Burmese exile: without Aung San Suu Kyi, the NLD has no reason to exist
New Delhi (AsiaNews) - Yesterday Aung San Suu Kyi, leader of the democratic opposition in Myanmar, declared her opposition to the registration of the National League for Democracy (NLD) in the Electoral Commission, thus excluding participation in elections. Through her lawyer Nyan Win, the Nobel Laureate condemned the military's adoption of unfair "rules", which basically prevent her from voting or being elected.
We asked for the opinion of Tint Swe, a member of the Council of Ministers of the National Coalition Government of the Union of Burma (NCGUB), consisting of refugees from Myanmar after the 1990 elections, won by the National League for Democracy and never acknowledged by the junta military. Fled to India in 1990, since 21 December 1991, he has lived in New Delhi. Since then he has been part of the NCGUB where he holds the post of information officer for South Asia and East Timor
“The long awaited announcement was ultimately made by military junta of Burma on the International Women’s Day and it deliberately barred the Lady of Burma not only from running in the election but also from being a member of a political party.
Officially they are called the laws relating to the upcoming election. The so-called laws are not passed by legislators but by the military coup leaders. So all the laws are what the generals like and what the democratic opposition do not.
The military regime has their favoured constitution which will guarantee supremacy of army at all levels of administrations. The sham referendum was held while 134,000 people died due to the devastating cyclone. Now they have made the laws that will bury more people.
They also made similar laws days after coup in 1988. The old ones barred a woman who married to a foreigner and the new one bars persons who are sentenced to jail. So for the last 20 years the coup leaders have basically done nothing other than combat a single woman.
According to the election law of 1988 members of armed forces and government employees were not allowed to be the members of political parties or contest elections. But that clause was omitted in the new one because all the 25% of seats in parliaments and assemblies will be occupied by soldiers and officers.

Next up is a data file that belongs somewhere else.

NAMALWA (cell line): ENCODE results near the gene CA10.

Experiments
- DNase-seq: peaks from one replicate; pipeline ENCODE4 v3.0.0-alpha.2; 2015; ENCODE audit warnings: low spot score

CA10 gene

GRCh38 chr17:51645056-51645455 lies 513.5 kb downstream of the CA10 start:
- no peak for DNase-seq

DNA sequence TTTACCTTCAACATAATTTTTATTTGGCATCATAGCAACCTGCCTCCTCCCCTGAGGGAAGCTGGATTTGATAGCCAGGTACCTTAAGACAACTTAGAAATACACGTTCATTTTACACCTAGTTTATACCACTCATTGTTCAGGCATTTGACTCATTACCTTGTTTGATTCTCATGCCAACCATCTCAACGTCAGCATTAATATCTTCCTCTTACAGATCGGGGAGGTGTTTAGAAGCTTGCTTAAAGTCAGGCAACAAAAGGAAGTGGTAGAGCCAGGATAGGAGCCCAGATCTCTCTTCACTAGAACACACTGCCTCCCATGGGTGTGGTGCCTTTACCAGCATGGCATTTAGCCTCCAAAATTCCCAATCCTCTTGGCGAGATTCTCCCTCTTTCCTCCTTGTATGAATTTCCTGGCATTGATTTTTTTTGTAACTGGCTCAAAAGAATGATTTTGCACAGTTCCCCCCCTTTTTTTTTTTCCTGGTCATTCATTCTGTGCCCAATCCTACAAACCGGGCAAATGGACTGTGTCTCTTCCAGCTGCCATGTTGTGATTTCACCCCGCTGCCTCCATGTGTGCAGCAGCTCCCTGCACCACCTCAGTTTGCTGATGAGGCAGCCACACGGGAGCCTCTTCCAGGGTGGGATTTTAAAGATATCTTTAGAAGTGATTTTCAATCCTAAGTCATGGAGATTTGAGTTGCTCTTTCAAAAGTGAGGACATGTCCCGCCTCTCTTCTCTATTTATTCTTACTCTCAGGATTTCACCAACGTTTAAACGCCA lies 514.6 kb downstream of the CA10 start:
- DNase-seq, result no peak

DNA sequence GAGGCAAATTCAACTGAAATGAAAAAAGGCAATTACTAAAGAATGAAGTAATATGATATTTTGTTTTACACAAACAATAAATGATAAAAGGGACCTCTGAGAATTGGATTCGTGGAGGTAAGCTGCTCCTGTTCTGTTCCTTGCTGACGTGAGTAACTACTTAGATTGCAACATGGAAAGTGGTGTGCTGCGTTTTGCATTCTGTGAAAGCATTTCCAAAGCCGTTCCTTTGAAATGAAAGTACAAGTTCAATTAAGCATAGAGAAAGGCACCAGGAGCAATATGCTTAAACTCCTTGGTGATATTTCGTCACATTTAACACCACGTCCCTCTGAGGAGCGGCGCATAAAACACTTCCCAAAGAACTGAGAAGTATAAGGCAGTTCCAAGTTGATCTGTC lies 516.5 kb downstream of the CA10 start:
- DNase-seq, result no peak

A surprise in the new law is the mentioning of the definition of “political party” and that of “party”, which was not included in the old law. It states that legally registered political parties have to respect the 2008 constitution. The National League for Democracy (NLD) and other ethnic parties of 1990 election have been asking for a review of that controversial constitution. If this demand is not met all those parties can not register or remain as political parties.
There are 10 parties of 1990 election left as legal. According to Article 25, they have to register again before May 7. Leaving aside the problem of the date of registration, the NLD are now faced with its most important do-or-die decision since inception of the party. According to Chapter II, Article 4 (e) of the Political Parties Registration Law, Aung San Suu Kyi must be excluded as a member of the party. Most of the people believe that without her NLD means nothing.
It is a catch twenty-two situation indeed. In Burmese, we would say that it is the example of a thorn-apple or Datura stramonium. Your hand will be hurt if you hold it and you would be mad to swallow it. Most of the opposition would like to bleed rather than be fooled.
After announcing the laws, the regime reopened all NLD offices which have been sealed since 2003. It does not mean that they are relaxing their surveillance on the party; rather they want to press the NLD towards registration because the world has been asking for inclusive election. But the NLD’s participation in the election cannot be interpreted as positive. The regime has put a perfect trap in place.
The NLD General Secretary and Nobel Peace Laureate Aung San Suu Kyi is against her party being registered with the Election Commission because the electoral regulations are unjust. She is fighting for justice and freedom. Those who see this election as an opportunity will go against her raison d'être. But communities across the nation, one by one, are sending signs of support to NLD headquarters for Suu Kyi’s stand. The people are sending women’s clothes to NLD leaders who want to register.
On 29th March, the NLD decision will be revealed. But the party appears divided. The senior general is smiling. The destiny of pro-democracy struggle depends on the brain power of NLD leadership, so does the roadmap of the junta.”
There are political veterans, some youth and opportunists who are desperate to play the game as set by the junta. For them a seat in the parliament is better than democracy and freedom. They try to claim that something is better than nothing. They are happy to swallow the thong-apple also known as devil's weed.